Romance and the economy
Today is supposed to be the most romantic day of the year. But truth be told, a crappy economy can be a big romance killer. In fact, money in general is one of the leading causes of family disagreements—and divorces. But it doesn’t have to be that way.
Want to give your honey the best Valentine ever? (OK, maybe not the best, but the most practical?) Give them your promise that you’ll do whatever it takes to get out of debt—together. Read on for some tips on staying in love while spending less.
I admit it. I used to come home with a new pair of shoes, dispose of the box and receipts like they were a dead body, and casually start wearing them as if they’d been in the closet forever—all to make my boyfriend think I was low-maintenance. Of course, it didn’t work long. Mostly because he’s not blind—or stupid. But not all debts are as visible as a new pair of heels.
Many debts deepen because the partner who overspends handles their own checkbook and bills (or worse, they handle the finances for both people in the relationship). As they sink further in debt, they fear their partner’s reaction and hide the problem. Because they don’t ask for help, the debt accumulates. In the worst case scenario, they hide the unpaid mortgage bills and eventually the foreclosure notice—but then it’s too late.
So what’s the solution? Start talking! When you’re open about money, you strip away the guilt, fear and anger—so you can worry about fixing your finances, not a strained relationship.
There are some things that are just too difficult to suffer through alone. Take exercise. No matter how good my intentions (and how many extra pounds I have to burn), I just can’t stick to a workout plan myself. There are too many good excuses out there. But when I make plans to go for a jog with a friend, I can’t bring myself to let her down. It’s motivating knowing someone is rooting for me—and that I need to be strong for them.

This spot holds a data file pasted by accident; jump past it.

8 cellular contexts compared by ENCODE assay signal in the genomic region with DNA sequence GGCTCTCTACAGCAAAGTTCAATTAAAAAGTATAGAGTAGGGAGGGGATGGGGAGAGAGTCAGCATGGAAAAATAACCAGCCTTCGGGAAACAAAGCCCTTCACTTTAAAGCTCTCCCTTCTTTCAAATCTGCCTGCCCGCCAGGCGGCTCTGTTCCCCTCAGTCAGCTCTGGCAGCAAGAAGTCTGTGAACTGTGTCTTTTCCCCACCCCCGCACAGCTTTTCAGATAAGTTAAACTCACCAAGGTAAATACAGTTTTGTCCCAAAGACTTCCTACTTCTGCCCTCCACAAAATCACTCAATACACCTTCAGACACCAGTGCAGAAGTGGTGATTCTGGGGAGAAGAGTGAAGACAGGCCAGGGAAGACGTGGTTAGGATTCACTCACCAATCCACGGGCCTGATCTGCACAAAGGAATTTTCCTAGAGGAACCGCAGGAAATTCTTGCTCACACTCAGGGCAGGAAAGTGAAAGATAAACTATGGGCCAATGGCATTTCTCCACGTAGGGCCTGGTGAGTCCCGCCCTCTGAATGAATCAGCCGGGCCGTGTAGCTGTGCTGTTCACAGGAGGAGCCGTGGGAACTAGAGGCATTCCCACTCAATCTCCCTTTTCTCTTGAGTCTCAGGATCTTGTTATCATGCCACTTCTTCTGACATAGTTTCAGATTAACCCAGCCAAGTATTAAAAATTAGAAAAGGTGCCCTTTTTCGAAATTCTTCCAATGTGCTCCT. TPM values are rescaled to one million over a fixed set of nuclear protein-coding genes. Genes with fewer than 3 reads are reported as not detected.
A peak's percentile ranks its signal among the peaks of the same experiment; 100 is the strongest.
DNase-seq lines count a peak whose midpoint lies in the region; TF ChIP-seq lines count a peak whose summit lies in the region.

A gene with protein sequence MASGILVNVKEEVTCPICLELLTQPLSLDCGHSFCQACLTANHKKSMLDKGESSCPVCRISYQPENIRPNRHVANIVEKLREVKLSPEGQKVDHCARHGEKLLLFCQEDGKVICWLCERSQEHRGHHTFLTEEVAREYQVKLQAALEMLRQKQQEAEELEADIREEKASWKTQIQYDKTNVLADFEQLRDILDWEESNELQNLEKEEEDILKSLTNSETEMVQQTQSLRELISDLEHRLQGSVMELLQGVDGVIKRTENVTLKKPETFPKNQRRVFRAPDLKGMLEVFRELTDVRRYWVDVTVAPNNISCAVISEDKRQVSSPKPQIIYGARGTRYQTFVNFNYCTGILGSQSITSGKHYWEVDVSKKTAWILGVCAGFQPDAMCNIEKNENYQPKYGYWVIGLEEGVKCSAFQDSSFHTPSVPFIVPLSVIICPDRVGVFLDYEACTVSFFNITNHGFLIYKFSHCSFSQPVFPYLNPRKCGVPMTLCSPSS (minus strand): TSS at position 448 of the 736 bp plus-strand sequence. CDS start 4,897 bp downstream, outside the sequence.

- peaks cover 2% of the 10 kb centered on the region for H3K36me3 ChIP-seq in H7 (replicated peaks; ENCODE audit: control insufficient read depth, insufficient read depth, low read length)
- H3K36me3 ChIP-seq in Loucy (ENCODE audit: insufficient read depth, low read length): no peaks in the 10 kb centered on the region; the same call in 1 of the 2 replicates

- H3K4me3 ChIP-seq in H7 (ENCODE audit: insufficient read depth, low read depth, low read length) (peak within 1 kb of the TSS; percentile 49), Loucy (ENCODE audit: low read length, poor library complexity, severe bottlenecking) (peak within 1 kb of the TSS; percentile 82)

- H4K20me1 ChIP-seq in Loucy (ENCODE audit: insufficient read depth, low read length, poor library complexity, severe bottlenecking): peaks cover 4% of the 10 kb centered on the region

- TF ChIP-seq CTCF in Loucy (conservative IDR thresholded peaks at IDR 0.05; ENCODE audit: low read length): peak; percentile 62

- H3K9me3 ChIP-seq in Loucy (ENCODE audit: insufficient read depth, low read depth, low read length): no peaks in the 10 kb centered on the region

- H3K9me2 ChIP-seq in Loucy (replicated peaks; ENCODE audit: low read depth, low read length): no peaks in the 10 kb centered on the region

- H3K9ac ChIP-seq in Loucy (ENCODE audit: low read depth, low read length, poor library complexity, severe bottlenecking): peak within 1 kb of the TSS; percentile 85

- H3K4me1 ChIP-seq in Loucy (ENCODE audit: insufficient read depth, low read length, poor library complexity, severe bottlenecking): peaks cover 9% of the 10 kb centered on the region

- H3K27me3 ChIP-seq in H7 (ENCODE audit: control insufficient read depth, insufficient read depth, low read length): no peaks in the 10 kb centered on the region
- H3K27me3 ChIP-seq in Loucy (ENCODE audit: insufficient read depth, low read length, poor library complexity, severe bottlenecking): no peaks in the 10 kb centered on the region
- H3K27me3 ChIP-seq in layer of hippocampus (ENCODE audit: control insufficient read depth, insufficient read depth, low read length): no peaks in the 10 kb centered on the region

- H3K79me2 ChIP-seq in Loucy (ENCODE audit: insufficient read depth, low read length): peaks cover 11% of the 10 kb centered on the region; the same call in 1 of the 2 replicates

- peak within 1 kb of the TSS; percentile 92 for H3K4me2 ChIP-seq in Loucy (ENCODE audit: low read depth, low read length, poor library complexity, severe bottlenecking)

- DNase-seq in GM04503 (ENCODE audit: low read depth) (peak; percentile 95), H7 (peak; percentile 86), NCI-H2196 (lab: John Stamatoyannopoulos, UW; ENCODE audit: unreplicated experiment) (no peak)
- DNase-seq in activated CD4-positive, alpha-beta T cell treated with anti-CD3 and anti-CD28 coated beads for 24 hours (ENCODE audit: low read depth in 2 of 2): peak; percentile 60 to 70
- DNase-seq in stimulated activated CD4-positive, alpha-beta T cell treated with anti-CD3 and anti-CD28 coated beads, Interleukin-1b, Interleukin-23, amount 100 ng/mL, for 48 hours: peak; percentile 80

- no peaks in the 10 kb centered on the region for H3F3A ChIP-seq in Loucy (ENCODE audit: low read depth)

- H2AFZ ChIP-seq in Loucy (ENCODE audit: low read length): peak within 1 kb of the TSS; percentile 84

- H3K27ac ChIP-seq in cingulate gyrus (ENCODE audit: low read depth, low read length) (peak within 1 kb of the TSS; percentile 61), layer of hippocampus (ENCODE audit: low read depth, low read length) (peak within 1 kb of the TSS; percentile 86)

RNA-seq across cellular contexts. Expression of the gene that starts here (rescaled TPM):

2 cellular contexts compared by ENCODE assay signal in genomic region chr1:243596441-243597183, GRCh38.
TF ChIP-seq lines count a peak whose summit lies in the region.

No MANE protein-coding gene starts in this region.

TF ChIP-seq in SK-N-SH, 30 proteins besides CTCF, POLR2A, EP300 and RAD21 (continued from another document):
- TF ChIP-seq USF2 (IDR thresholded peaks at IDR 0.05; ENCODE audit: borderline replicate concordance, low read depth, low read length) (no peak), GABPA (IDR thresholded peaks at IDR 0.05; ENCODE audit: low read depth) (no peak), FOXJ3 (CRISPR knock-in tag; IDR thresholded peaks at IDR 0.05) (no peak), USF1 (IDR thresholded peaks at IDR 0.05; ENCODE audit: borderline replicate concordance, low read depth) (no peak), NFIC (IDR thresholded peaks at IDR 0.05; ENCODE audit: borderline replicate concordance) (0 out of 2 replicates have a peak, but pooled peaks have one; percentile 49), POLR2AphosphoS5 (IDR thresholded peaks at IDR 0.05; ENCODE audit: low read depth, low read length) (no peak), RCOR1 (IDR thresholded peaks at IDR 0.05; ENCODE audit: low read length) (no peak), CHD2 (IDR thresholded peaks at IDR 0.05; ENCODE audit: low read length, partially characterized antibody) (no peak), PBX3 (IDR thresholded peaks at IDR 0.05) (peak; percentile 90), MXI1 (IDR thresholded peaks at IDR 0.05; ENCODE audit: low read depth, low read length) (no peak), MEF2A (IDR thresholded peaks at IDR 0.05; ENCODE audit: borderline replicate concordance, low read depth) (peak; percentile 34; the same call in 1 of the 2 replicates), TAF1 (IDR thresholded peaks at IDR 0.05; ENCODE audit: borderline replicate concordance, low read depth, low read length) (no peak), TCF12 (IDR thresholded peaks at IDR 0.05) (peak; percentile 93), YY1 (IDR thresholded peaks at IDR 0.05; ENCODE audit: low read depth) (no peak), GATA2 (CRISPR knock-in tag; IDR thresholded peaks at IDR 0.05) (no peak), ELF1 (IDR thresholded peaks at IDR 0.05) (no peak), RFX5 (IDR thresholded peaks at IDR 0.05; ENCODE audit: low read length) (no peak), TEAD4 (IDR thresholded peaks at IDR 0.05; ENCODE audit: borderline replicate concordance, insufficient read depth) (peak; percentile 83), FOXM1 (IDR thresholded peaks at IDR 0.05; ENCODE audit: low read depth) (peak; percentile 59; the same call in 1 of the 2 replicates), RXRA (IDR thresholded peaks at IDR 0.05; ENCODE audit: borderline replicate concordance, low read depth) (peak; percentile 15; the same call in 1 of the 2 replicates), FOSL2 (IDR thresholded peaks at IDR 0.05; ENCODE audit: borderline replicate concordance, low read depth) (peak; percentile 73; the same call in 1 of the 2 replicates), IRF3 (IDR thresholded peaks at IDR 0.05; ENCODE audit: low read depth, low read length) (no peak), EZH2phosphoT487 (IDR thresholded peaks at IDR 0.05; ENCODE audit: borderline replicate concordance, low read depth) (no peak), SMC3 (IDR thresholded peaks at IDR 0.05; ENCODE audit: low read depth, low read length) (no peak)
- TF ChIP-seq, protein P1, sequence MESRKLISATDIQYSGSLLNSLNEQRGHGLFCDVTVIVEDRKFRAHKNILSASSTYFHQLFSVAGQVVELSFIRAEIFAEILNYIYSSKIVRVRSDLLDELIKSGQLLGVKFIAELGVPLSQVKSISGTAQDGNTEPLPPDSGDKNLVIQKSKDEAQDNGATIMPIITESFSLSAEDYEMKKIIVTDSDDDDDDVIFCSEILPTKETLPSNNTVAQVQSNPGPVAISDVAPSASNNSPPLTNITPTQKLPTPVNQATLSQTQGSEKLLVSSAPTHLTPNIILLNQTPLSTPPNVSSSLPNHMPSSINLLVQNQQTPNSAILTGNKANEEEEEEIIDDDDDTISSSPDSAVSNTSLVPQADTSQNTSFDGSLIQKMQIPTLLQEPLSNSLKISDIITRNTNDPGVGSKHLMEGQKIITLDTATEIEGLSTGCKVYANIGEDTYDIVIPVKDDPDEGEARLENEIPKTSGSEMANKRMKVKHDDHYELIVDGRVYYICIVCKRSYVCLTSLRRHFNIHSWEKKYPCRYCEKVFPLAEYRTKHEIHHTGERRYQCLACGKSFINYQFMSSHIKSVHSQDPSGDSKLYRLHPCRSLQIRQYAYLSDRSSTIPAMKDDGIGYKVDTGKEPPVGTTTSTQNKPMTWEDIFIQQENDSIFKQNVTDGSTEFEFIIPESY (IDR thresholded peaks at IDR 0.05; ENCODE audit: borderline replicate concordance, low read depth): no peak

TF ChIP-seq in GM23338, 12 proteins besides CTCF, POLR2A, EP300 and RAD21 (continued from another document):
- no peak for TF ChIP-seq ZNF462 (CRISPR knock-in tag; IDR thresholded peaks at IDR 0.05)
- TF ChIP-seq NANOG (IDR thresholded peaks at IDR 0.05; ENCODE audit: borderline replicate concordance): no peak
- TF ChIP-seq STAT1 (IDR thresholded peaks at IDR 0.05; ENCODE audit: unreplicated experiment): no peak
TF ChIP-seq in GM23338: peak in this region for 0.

It’s the same thing when you’re trying to get out of debt. Rather than avoid your problems, work on them together. Two heads are better than when one when brainstorming ways to budget. And because a strict budget can be hard to stick to, you’ll be there to keep each other in line. Maybe come up with a reward plan—for instance, if you can cut out shopping trips and restaurants for a month, you’ll treat yourselves to a date night. It will be good for your wallet and your love life.
Ask for help
There are plenty of reasons why relationships don’t work out. People disagree about values, religion and politics—and sometimes they’re just plain incompatible. But money doesn’t necessarily have to be one of those reasons. Sure, if someone is just plain irresponsible—with everything, not just spending—chances are they won’t change. But if they’re otherwise a decent human being? There’s still hope. Like cigarettes and nail biting, spending is a habit that can be broken. At DebtStoppers, we can show you how.